In 1999, the City of Fort Collins set the goal to divert 50% of its waste from landfills. In 2014, the Fort Collins community achieved a significant 68.4% diversion rate, meaning that 68.4% of the materials generated by the community were recycled or composted.
Increased reduction of waste at the source as a fundamental approach.
Appropriate collection systems for more types of discards, with attention to “carbon footprints” for transportation methods.
Consideration for source separation of material resources, if it can help optimize recovery.
Application of Triple Bottom Line (TBL) evaluations, life-cycle analyses, and greenhouse gas emissions calculations to develop and prioritize implementation strategies.
Product stewardship and extended producer responsibility programs that recognize that discarded products have value as potential feedstock, second-life products, and energy resources.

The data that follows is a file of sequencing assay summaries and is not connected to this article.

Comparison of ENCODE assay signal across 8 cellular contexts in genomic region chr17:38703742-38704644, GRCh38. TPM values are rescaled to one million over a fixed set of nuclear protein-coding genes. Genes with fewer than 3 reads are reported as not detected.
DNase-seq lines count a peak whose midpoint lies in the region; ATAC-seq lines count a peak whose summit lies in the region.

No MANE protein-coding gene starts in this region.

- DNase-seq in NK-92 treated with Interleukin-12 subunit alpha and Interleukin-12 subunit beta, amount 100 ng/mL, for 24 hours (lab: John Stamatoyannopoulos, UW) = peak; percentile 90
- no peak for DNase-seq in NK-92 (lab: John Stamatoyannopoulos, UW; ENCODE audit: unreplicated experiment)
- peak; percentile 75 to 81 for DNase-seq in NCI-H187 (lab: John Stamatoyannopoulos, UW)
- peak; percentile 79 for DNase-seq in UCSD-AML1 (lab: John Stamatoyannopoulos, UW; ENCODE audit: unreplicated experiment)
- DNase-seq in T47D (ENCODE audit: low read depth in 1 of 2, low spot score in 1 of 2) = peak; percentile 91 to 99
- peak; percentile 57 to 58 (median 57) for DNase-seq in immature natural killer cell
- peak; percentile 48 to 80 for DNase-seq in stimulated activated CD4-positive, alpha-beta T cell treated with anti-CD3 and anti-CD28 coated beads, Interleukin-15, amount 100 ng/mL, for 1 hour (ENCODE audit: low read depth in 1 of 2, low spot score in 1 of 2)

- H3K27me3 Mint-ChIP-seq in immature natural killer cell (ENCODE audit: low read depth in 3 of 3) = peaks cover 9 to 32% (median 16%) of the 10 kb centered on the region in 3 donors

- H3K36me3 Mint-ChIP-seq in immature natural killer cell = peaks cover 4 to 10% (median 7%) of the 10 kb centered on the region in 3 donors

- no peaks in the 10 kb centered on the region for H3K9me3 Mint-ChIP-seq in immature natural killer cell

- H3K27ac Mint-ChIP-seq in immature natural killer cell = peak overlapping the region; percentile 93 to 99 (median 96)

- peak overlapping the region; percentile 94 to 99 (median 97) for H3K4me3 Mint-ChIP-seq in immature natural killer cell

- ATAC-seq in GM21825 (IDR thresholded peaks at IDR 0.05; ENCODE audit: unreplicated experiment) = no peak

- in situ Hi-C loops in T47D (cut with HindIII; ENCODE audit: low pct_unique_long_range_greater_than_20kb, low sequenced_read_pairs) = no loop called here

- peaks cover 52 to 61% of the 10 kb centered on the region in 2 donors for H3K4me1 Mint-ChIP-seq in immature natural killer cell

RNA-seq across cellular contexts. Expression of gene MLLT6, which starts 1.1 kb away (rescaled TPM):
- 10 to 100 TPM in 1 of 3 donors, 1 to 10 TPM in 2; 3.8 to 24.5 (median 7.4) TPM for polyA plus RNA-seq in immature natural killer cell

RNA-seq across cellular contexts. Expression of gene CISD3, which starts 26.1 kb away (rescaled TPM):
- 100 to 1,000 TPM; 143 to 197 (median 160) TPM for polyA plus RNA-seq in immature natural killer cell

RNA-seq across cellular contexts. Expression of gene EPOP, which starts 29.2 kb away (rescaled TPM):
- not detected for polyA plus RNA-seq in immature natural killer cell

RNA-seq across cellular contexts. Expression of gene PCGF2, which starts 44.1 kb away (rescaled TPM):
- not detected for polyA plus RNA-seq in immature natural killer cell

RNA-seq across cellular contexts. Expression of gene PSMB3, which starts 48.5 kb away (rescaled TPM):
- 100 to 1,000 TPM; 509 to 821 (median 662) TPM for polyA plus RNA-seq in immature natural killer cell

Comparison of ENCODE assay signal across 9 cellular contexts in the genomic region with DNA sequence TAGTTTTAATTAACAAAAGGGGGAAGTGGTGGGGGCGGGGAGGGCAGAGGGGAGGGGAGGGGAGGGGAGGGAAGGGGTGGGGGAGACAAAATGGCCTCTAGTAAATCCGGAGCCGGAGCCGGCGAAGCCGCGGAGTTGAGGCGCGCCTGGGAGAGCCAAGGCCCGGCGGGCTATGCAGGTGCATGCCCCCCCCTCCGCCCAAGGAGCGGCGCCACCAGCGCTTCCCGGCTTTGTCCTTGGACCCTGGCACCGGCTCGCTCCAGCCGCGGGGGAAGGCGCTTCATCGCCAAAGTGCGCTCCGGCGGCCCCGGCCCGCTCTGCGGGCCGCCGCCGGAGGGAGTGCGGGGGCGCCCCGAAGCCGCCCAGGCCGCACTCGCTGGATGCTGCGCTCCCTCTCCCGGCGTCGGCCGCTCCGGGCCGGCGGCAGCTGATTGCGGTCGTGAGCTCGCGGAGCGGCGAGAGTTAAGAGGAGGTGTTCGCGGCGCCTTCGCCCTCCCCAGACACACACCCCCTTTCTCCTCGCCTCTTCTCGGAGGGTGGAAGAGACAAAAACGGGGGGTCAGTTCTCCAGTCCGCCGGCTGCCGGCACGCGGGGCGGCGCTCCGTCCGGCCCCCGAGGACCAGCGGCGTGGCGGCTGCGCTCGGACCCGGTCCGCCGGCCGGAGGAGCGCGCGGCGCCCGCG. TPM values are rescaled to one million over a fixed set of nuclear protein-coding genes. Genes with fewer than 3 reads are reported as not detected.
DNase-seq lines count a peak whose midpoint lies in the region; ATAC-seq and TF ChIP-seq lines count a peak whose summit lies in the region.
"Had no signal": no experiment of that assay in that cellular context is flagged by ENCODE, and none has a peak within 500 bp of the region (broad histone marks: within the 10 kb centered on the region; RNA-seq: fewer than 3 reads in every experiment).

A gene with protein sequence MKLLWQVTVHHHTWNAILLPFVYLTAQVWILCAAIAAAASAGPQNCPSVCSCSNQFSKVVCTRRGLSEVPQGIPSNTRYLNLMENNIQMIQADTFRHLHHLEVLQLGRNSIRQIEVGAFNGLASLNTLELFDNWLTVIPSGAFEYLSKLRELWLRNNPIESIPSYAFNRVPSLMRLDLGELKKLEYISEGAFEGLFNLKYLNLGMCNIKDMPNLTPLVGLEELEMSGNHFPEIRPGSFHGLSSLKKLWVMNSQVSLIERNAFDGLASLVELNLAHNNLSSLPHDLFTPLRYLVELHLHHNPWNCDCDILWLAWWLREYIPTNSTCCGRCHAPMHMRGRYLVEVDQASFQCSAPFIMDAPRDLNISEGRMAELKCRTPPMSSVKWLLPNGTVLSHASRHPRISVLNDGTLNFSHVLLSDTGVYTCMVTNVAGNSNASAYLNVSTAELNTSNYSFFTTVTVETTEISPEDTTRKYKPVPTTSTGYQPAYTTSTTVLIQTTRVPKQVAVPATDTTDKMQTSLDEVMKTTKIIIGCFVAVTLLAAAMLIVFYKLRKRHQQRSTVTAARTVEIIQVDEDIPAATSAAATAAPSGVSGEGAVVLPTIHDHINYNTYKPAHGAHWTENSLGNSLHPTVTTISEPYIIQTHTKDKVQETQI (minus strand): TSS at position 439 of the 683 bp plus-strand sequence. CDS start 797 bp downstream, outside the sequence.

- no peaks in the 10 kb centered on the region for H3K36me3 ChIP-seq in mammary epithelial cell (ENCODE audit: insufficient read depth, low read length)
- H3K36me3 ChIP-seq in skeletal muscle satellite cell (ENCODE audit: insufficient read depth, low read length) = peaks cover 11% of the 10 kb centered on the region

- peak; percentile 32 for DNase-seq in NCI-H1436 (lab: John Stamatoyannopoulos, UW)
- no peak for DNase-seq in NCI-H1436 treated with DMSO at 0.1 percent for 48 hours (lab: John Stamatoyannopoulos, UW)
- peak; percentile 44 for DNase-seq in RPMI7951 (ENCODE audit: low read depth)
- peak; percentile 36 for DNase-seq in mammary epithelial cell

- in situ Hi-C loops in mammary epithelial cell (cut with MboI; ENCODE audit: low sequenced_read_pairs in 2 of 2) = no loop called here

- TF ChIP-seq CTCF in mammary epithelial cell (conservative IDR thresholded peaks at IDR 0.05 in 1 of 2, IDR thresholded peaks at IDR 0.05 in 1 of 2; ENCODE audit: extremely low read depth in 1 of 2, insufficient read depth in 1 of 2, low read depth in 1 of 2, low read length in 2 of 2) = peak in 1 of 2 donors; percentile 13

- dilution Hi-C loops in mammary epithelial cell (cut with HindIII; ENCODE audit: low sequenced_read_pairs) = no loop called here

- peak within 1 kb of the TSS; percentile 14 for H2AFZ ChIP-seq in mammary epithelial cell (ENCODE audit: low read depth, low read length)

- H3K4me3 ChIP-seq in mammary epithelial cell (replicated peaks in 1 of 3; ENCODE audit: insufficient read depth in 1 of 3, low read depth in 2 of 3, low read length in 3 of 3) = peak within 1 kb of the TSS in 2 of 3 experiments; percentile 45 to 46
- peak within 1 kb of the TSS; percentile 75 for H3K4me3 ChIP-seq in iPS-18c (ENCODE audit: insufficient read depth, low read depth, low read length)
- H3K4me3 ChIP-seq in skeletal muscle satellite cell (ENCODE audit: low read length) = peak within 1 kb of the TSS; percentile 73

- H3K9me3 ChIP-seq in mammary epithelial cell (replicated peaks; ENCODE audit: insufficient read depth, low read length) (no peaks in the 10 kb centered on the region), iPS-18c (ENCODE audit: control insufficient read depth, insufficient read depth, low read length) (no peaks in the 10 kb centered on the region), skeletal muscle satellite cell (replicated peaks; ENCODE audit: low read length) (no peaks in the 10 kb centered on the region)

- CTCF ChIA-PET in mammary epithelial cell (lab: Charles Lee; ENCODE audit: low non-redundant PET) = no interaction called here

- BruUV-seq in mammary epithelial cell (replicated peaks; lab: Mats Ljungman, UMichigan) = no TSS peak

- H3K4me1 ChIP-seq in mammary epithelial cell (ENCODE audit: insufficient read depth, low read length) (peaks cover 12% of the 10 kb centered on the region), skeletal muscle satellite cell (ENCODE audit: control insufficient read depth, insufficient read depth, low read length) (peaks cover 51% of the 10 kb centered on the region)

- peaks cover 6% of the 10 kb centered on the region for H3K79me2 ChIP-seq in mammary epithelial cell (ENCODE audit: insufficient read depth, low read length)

Zero Waste programs based on the premise that waste generation represents an economic inefficiency that can be eliminated.
Waste-to-Energy facilities that recover renewable energy from solid waste using conversion technologies such as bio-digestion, gasification, and pyrolysis that have the potential to derive the highest resource value from waste materials.
Inventory and analysis of the assets and liabilities inherent in public ownership of local facilities/infrastructure for managing local waste streams.
What is Zero Waste?
Rather than considering discarded materials as problems to our Fort Collins community, Zero Waste recognizes these as resources that need to be better managed to reinvest in the local economy.
A Zero Waste (PDF 149KB) approach creates local jobs, helps local businesses operate more efficiently at reduced costs and liabilities, and reduces greenhouse gases.
Throughout the summer and fall of 2013 City staff worked closely with residents and businesses in the Fort Collins community to gather input and help shape the Road to Zero Waste plan. Click here to review the in-depth community engagement process.